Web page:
Homeowners and businesses are in a race against time to put up flood barriers and sandbags as Storm Christoph swept in from the Atlantic.
With two months of rain forecast to lash the country in just two and a half days, flood warnings were issued for all areas, with more severe amber warnings for a swathe of central, eastern and northern England.
By Tuesday night 165 flood alerts were in place – with a further 28 flood warnings – and the Environment Agency said the number was likely to rise overnight.
In York, where the Ouse burst it banks on Monday (pictured), sandbags were being piled up along main footpaths around the historic city centre
In Bewdley, Worcestershire, the Environment Agency was erecting emergency defences along the Severn
At Hebden Bridge in West Yorkshire, shop owners were putting up steel barriers up to a metre high in doorways to protect against the River Calder
A man was rescued after his Morrison’s van got stuck trying to cross a road in Weardale, County Durhan, prompting a fire rescue team to winch him out
With a month’s rain forecast to lash the country in just 36 hours, flood warnings were issued for all areas as cars battled through heavy flooding in Carlisle on Tuesday evening
Homeowners and businesses are in a race against time to put up flood barriers and sandbags across the country including Nabum Lock Caravan Park in York (pictured)
Large waves crash over a seawall as a man stands near Brighton Palace Pier on Tuesday. By Tuesday night 125 flood alerts were in place, with a further 14 flood warnings
The Met Office has put flood, snow and ice warnings in place as Storm Christoph makes its way from the Atlantic towards Britain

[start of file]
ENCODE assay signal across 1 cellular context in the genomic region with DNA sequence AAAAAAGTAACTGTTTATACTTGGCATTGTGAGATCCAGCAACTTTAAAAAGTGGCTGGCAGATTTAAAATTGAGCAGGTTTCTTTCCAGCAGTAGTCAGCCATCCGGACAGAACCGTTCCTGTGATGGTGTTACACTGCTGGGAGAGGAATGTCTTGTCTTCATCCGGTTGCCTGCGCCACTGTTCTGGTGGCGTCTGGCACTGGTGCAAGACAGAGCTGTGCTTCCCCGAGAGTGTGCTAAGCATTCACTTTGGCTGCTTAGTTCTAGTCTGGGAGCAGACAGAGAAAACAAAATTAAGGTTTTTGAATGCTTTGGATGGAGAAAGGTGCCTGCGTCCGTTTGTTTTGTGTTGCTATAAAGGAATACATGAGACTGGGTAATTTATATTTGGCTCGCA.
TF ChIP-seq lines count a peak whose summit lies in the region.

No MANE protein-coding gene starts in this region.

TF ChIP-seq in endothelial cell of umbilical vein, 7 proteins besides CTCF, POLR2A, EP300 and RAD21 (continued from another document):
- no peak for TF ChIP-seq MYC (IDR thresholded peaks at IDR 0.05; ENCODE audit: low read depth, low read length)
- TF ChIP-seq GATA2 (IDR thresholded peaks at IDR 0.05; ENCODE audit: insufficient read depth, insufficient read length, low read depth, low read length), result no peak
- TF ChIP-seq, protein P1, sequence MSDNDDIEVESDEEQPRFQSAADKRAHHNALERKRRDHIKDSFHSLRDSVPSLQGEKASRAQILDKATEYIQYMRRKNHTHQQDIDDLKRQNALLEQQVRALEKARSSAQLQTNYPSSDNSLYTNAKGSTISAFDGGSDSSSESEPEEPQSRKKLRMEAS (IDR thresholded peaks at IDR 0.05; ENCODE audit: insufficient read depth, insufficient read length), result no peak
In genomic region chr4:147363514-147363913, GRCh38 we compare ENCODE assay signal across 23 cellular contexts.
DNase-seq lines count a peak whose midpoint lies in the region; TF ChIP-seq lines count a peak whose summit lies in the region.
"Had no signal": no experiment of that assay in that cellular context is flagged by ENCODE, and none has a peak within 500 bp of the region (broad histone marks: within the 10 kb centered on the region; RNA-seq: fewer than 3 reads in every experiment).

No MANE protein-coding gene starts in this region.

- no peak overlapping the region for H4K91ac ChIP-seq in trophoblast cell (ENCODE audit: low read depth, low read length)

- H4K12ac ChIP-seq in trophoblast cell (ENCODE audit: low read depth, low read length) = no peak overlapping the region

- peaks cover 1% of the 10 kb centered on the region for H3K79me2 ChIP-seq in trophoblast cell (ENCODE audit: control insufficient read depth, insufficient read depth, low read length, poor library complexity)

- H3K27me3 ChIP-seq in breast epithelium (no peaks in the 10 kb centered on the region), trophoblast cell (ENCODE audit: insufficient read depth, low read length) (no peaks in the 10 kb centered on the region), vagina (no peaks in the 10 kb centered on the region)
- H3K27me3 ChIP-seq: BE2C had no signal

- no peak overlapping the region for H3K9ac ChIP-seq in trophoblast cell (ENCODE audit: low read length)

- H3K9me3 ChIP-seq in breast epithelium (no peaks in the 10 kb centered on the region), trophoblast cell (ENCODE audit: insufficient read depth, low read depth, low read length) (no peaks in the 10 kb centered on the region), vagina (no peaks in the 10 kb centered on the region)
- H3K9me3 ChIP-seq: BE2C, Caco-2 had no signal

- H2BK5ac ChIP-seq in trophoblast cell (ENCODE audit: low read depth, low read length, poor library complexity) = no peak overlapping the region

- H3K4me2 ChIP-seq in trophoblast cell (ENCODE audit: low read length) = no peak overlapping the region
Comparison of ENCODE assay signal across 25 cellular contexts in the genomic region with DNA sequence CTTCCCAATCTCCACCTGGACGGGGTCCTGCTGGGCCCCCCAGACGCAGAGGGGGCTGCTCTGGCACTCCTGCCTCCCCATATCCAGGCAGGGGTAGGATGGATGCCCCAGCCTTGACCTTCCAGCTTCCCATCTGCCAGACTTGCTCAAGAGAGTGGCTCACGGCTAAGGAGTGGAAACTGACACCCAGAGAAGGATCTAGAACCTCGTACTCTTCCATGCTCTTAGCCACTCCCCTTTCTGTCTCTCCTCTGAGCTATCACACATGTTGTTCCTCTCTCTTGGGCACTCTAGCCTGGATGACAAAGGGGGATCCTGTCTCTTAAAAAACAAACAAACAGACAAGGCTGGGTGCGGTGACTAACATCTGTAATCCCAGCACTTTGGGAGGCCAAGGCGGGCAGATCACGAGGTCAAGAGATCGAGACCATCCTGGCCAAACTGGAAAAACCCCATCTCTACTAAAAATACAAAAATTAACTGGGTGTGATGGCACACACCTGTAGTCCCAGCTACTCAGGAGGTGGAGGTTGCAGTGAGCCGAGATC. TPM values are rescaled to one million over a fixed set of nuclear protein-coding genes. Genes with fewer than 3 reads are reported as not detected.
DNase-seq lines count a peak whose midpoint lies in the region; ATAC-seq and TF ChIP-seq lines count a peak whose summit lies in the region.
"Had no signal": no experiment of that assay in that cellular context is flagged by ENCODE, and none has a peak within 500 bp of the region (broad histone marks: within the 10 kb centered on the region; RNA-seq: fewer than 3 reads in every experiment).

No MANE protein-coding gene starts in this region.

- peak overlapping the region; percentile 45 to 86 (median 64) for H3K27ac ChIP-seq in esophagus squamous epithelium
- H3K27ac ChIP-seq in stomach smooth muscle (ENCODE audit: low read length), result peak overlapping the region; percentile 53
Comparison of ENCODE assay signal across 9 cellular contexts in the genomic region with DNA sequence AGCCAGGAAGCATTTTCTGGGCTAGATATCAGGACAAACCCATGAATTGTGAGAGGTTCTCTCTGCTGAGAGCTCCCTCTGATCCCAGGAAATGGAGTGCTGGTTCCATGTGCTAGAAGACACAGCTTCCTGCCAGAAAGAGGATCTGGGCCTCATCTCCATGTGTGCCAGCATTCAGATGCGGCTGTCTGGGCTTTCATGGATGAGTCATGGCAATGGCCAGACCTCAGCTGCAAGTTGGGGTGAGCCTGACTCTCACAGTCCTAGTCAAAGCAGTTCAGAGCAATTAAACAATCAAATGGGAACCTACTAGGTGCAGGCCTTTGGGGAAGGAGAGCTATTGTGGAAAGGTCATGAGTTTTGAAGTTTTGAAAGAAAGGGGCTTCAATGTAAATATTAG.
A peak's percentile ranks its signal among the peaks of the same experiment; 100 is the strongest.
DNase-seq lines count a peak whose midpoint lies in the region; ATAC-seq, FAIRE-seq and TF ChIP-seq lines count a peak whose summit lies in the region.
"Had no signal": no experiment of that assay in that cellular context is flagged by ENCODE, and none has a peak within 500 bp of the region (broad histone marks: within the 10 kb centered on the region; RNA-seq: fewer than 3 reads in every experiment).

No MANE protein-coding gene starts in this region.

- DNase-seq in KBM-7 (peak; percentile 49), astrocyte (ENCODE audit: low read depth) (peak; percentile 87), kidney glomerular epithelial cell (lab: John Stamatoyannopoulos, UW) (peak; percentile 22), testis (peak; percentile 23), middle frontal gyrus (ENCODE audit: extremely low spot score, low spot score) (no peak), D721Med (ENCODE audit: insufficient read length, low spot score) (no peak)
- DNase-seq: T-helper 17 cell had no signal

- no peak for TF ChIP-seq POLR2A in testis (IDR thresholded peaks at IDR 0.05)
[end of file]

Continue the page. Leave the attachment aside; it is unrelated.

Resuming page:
Up to eight inches of rain could fall in places on Wednesday and Thursday on already saturated ground, while the added complications of high winds and snow led the Met Office to warn the conditions pose a ‘danger to life’.
Hasty preparations were being made to shore up flood defences along major rivers and floodplains as the third named storm of the autumn-winter season arrived.
Tuesday also saw disruption to transport, with Network Rail reporting delays and some line closures in the North West in the evening.
In York, where the Ouse burst it banks on Monday, sandbags were being piled up along main footpaths around the historic city centre to try to keep the rising waters out of buildings.
A Ferrari crashed through a barrier on the M621 in West Yorkshire and flipped over, with the road having to be closed and Highways England tweeting a photograph of the incident, saying: ‘Storm Christoph 1 – Ferrari 0. It was unknown if anyone was injured in the crash and West Yorkshire Police had no record of what happened on its logs.
In Leicester, a farmer was pictured helping a BMW driver who became stranded as his vehicle battled submerged roads. And St Ives in Cambridgeshire has seen more flooding today after the River Great Ouse burst its banks.
At Hebden Bridge in West Yorkshire, shop owners were putting up steel barriers up to a metre high in doorways to protect against the River Calder.
And in Bewdley, Worcestershire, the Environment Agency was erecting emergency defences along the Severn.
A Ferrari crashed through a barrier on the M621 in West Yorkshire today. Highways England tweeted the above picture, saying: ‘M621 anti-clockwise J1 Beeston to J27 M62 lane 1 is currently closed to facilitate the recovery of vehicles involved in a collision. Storm Christoph 1 – Ferrari 0’
Workmen prepare flood defences near the River Ouse in York today as Storm Christoph is set to bring widespread flooding
Motorists make their way through floodwater on Derby Road in Hathern, Leicestershire, on Tuesday afternoon
A local farmer helps rescue a stranded motorist from a flood on Hamilton Road in Leicester on Tuesday morning
Gardens in Hemingford in Cambridgeshire starting to flood after the River Great Ouse burst its banks
Flooding at Cawood in North Yorkshire today as Storm Christoph begins to batter parts of Yorkshire with heavy rain
In the North West, Lancashire, Greater Manchester, Merseyside and Cheshire have all been warned of flooding, while further east, rivers have overflowed in Nottinghamshire and Cambridgeshire.